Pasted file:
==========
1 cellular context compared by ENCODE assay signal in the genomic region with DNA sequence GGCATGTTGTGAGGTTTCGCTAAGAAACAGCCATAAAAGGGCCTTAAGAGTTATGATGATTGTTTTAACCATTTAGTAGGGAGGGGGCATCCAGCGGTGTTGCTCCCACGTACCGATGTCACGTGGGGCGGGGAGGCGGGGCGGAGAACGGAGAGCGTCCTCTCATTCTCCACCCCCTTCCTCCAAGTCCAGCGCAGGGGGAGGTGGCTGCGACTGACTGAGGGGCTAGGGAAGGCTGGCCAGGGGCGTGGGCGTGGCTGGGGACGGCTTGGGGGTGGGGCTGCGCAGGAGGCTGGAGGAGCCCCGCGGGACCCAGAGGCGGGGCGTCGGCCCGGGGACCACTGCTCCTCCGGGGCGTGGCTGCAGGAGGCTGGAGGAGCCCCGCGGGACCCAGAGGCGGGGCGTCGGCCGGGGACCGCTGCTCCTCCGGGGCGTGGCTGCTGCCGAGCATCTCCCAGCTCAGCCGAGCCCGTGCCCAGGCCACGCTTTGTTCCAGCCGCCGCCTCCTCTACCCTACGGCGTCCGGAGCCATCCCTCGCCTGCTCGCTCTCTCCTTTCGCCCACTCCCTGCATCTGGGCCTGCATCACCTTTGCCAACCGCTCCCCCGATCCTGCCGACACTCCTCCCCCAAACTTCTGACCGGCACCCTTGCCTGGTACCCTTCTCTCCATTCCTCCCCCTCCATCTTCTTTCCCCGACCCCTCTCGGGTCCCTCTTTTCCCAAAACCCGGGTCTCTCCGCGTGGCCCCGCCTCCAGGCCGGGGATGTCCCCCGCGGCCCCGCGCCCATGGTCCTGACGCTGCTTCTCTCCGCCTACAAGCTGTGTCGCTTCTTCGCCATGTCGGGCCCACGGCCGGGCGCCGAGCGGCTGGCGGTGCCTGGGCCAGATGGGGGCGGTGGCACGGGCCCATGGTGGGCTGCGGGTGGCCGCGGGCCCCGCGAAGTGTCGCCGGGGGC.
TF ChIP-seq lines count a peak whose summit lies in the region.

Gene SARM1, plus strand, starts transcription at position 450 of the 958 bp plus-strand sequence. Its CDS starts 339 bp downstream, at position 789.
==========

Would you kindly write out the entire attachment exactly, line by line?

1 cellular context compared by ENCODE assay signal in the genomic region with DNA sequence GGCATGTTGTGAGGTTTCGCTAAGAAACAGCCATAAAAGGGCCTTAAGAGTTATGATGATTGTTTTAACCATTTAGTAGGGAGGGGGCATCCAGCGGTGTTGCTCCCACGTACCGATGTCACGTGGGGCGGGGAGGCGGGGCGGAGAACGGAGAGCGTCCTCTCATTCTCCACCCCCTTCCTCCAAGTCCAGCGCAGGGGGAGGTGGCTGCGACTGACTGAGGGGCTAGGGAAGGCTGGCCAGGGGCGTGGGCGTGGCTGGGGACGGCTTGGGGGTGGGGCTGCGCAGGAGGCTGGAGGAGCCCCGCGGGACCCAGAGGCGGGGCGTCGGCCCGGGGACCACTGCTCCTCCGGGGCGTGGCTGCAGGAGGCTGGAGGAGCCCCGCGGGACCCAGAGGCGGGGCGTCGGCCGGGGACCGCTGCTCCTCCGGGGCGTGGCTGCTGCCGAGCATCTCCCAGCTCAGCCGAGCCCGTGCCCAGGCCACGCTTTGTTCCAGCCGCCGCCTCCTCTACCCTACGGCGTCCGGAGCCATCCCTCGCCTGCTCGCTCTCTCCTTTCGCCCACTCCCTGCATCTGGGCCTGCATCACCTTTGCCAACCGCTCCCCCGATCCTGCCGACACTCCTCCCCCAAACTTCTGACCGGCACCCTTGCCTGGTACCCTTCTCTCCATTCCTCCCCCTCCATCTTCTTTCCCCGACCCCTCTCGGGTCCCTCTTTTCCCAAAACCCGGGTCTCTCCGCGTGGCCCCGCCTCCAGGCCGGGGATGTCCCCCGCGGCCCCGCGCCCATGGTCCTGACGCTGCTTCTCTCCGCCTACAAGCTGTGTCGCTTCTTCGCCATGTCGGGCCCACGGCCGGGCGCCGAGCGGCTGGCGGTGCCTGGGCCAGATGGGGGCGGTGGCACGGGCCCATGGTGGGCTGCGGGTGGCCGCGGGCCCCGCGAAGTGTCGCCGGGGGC.
TF ChIP-seq lines count a peak whose summit lies in the region.

Gene SARM1, plus strand, starts transcription at position 450 of the 958 bp plus-strand sequence. Its CDS starts 339 bp downstream, at position 789.